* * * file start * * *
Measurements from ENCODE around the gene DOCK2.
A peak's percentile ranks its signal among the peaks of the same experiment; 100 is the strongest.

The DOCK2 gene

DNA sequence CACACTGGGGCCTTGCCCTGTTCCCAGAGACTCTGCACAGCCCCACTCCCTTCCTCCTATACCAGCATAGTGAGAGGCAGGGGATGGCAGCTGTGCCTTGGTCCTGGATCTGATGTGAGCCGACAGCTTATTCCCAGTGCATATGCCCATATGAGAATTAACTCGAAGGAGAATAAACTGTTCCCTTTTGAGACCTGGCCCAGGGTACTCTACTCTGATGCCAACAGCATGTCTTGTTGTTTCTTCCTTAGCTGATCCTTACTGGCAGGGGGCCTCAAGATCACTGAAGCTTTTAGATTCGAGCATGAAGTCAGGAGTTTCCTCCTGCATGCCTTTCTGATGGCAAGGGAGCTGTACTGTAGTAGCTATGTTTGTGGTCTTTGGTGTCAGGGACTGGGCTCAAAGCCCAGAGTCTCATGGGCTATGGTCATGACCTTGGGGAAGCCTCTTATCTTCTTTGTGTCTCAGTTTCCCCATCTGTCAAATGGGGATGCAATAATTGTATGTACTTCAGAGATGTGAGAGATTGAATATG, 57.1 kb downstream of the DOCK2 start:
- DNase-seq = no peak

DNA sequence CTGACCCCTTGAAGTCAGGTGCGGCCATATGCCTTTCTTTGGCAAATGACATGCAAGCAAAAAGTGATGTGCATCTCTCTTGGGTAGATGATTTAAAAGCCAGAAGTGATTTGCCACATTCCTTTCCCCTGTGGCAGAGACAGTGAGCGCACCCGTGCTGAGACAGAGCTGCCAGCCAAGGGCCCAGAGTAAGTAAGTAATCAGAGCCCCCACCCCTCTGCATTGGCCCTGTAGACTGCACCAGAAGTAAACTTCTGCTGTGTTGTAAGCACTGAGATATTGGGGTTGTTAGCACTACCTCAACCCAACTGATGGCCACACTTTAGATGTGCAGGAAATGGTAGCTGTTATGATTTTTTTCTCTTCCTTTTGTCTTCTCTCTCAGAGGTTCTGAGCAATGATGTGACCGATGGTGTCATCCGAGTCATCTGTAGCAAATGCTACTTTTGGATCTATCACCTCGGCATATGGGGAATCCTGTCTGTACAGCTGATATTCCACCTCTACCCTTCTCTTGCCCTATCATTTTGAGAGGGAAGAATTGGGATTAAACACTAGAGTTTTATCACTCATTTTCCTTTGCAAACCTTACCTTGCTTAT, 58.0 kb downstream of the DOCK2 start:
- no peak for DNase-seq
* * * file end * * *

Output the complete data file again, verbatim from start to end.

Measurements from ENCODE around the gene DOCK2.
A peak's percentile ranks its signal among the peaks of the same experiment; 100 is the strongest.

The DOCK2 gene

DNA sequence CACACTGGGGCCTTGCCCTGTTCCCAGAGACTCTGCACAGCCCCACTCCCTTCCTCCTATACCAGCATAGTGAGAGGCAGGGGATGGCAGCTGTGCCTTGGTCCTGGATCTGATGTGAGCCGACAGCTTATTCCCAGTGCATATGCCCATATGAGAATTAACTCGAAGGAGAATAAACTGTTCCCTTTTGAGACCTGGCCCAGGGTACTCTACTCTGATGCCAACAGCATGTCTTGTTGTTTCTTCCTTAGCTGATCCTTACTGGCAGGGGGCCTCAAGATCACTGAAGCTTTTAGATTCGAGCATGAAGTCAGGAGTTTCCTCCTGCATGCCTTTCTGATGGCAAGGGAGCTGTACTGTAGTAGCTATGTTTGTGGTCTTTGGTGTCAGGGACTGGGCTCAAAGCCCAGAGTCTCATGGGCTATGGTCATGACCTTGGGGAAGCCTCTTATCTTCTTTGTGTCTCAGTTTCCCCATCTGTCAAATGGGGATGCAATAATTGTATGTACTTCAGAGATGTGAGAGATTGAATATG, 57.1 kb downstream of the DOCK2 start:
- DNase-seq = no peak

DNA sequence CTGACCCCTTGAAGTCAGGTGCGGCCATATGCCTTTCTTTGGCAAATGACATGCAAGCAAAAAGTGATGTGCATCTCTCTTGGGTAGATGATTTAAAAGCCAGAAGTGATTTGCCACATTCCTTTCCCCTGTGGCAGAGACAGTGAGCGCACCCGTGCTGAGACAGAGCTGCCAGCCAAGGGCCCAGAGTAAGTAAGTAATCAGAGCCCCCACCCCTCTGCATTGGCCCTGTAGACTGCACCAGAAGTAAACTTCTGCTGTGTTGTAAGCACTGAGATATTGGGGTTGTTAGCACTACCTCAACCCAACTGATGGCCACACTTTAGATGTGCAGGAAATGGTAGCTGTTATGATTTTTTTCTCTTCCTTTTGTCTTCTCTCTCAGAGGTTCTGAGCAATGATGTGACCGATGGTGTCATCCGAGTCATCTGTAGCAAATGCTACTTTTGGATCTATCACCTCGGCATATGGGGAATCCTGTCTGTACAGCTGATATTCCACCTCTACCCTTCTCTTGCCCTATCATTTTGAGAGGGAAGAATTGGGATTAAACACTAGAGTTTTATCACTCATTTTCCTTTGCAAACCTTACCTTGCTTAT, 58.0 kb downstream of the DOCK2 start:
- no peak for DNase-seq